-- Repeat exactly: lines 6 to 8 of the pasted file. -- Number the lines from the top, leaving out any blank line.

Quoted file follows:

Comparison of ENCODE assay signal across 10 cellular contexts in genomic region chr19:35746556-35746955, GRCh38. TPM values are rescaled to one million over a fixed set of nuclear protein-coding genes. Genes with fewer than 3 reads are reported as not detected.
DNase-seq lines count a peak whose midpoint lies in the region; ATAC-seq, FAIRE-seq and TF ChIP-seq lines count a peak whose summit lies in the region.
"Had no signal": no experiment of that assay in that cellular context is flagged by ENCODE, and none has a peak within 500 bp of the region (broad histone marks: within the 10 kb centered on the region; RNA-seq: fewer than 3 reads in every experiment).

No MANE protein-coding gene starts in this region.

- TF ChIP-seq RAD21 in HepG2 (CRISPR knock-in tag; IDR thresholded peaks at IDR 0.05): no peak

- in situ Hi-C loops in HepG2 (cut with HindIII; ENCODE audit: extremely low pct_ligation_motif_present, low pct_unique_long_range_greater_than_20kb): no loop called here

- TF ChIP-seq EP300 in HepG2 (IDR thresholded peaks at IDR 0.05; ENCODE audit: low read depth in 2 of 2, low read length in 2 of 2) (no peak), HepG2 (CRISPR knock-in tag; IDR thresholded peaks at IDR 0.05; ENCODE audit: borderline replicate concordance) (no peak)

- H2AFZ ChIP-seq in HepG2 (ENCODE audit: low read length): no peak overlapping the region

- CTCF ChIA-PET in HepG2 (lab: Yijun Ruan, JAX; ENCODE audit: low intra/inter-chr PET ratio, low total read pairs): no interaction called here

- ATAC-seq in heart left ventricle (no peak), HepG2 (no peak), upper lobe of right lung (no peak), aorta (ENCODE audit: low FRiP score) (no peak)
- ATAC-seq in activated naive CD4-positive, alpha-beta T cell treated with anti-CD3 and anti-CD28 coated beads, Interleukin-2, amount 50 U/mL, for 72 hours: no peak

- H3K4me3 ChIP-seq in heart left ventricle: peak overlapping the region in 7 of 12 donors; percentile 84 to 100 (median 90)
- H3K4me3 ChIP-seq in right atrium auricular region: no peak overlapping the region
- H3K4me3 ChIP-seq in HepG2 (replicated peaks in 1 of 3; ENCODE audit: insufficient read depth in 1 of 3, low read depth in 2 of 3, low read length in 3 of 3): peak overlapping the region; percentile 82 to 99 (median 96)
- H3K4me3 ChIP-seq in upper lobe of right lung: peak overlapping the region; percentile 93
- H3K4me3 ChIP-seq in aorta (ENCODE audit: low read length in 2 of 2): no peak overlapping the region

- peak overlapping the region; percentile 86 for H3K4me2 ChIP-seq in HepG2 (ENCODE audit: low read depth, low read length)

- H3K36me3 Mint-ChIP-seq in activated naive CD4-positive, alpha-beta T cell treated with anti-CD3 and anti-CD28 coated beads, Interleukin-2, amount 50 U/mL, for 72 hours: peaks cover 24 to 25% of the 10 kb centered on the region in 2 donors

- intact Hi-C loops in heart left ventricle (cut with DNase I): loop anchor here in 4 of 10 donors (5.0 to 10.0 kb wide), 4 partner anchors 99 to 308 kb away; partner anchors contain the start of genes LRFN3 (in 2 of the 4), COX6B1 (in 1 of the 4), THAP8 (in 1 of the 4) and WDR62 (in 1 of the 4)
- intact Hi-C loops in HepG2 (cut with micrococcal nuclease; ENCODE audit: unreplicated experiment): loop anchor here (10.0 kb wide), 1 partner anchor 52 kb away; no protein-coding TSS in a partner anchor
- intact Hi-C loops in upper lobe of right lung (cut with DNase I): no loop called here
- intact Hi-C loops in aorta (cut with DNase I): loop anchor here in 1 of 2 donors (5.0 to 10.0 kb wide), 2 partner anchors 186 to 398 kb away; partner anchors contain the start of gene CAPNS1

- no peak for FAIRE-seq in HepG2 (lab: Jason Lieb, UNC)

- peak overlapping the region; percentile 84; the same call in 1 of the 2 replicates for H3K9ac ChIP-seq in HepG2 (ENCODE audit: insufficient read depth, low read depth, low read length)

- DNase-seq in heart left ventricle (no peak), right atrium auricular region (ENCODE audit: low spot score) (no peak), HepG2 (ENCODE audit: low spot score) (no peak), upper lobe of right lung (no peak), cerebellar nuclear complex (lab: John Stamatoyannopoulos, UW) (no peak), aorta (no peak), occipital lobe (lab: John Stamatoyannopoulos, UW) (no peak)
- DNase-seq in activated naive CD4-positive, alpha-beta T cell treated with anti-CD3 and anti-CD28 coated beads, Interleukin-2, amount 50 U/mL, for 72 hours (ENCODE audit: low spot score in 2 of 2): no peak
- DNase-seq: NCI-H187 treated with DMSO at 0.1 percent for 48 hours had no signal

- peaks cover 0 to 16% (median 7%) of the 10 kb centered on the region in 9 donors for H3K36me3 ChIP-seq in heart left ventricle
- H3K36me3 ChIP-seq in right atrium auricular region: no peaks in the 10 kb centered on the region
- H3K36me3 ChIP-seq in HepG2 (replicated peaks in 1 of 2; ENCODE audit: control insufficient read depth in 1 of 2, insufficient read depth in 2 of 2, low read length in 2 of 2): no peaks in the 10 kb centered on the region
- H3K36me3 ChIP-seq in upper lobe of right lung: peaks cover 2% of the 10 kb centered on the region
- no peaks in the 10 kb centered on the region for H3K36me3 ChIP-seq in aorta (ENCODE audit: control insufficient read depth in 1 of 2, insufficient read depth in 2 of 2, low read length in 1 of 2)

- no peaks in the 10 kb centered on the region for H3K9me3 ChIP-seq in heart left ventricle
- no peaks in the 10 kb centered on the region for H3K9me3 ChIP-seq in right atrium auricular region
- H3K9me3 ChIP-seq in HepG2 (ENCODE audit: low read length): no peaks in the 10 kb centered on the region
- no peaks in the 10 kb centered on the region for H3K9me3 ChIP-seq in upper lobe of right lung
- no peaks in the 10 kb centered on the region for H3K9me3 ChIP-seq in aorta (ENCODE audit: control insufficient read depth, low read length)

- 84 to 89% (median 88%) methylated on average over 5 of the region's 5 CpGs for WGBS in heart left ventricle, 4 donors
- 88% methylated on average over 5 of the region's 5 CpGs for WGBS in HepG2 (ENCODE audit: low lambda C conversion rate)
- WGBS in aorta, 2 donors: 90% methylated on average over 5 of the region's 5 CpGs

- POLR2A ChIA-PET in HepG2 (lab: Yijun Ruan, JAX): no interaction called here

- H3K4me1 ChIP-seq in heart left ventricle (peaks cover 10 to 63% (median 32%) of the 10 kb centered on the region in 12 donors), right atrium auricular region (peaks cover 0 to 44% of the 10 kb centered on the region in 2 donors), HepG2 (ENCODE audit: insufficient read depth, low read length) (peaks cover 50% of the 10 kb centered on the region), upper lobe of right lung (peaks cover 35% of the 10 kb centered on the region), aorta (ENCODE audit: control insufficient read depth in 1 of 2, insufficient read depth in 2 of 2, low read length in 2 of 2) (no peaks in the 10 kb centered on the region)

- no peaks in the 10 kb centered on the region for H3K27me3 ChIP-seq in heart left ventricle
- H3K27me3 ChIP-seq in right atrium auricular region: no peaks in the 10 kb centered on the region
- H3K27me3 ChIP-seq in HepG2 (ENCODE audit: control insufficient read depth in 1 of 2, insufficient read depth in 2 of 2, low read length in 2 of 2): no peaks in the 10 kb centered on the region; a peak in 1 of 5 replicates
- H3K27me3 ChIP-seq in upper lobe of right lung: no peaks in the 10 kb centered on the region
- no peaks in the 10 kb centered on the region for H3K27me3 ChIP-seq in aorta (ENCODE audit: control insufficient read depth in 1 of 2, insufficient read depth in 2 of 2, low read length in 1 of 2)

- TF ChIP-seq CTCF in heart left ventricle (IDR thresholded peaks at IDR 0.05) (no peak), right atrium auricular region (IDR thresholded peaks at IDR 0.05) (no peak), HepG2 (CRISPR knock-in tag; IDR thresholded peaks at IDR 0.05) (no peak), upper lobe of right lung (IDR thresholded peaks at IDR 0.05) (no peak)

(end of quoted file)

- in situ Hi-C loops in HepG2 (cut with HindIII; ENCODE audit: extremely low pct_ligation_motif_present, low pct_unique_long_range_greater_than_20kb): no loop called here

- TF ChIP-seq EP300 in HepG2 (IDR thresholded peaks at IDR 0.05; ENCODE audit: low read depth in 2 of 2, low read length in 2 of 2) (no peak), HepG2 (CRISPR knock-in tag; IDR thresholded peaks at IDR 0.05; ENCODE audit: borderline replicate concordance) (no peak)

- H2AFZ ChIP-seq in HepG2 (ENCODE audit: low read length): no peak overlapping the region